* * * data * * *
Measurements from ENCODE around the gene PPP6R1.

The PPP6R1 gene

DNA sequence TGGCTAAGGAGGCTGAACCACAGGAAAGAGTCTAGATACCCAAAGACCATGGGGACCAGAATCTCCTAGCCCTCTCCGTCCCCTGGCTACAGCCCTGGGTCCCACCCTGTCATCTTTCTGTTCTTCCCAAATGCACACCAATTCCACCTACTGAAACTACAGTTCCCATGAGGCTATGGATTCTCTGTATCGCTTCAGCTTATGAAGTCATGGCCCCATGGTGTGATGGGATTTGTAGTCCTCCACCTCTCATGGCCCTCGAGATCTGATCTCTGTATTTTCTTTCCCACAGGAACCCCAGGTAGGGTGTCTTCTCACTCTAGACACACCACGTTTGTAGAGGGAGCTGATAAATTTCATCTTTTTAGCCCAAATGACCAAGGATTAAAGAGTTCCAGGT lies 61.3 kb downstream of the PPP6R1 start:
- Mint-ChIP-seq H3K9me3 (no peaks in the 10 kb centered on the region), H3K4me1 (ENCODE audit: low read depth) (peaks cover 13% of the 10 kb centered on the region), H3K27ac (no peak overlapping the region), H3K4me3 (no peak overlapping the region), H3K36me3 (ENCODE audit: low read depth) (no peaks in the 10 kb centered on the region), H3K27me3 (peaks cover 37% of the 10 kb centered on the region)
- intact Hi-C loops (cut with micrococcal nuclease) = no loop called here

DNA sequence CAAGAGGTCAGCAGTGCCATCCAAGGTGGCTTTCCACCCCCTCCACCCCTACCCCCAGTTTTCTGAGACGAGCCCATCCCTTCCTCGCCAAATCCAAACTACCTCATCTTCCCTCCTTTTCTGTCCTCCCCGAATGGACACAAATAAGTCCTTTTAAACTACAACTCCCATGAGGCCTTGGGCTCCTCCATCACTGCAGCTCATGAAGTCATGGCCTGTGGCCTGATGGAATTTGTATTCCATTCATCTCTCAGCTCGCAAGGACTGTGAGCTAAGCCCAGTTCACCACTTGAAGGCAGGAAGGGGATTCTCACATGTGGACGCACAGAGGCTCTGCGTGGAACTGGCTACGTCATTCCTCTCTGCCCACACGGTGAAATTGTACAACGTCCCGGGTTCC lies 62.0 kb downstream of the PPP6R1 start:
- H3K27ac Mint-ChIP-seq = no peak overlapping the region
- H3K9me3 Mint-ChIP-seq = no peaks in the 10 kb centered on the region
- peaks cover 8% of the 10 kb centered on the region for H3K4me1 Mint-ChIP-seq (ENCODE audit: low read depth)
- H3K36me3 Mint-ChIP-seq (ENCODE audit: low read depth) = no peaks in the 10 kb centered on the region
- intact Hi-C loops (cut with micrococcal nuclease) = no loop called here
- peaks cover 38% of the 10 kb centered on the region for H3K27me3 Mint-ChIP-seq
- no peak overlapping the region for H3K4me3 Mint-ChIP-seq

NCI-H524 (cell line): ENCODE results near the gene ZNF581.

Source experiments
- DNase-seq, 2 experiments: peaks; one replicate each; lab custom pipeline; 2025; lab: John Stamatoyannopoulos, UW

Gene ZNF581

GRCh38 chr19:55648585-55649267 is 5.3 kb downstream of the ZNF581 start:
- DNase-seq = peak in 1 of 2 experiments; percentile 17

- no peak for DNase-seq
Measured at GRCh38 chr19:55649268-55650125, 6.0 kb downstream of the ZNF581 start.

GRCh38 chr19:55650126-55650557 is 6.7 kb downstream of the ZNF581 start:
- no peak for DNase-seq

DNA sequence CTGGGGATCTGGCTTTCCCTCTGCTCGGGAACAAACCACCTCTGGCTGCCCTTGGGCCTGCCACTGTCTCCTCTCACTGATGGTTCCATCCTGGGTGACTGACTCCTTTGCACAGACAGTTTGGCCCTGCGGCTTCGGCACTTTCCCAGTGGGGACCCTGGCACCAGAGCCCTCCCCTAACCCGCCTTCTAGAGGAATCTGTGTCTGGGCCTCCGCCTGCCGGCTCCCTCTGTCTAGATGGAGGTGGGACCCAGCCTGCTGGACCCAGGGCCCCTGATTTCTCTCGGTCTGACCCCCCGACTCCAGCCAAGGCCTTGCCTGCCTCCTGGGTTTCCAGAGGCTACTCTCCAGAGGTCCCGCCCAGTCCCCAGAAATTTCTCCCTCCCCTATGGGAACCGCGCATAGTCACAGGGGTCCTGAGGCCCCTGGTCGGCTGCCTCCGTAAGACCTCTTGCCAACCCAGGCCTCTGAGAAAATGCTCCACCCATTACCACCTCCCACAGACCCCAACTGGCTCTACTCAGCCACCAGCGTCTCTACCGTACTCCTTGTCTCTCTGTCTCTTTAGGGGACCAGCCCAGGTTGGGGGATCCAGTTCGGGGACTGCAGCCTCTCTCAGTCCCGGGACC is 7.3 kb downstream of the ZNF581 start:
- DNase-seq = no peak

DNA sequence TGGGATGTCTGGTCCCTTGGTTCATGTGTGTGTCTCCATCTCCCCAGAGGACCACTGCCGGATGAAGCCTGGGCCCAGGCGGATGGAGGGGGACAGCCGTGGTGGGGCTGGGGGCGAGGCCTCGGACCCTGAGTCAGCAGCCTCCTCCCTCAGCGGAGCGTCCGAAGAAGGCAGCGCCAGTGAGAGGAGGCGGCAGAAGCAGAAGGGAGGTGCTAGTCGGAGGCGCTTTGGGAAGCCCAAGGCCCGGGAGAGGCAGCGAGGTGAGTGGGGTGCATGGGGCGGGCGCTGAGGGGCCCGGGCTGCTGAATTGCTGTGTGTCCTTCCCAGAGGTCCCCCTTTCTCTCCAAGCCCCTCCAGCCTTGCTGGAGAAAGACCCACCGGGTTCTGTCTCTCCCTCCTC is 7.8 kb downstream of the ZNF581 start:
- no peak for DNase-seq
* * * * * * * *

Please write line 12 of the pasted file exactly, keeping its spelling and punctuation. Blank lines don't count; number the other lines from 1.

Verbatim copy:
- peaks cover 38% of the 10 kb centered on the region for H3K27me3 Mint-ChIP-seq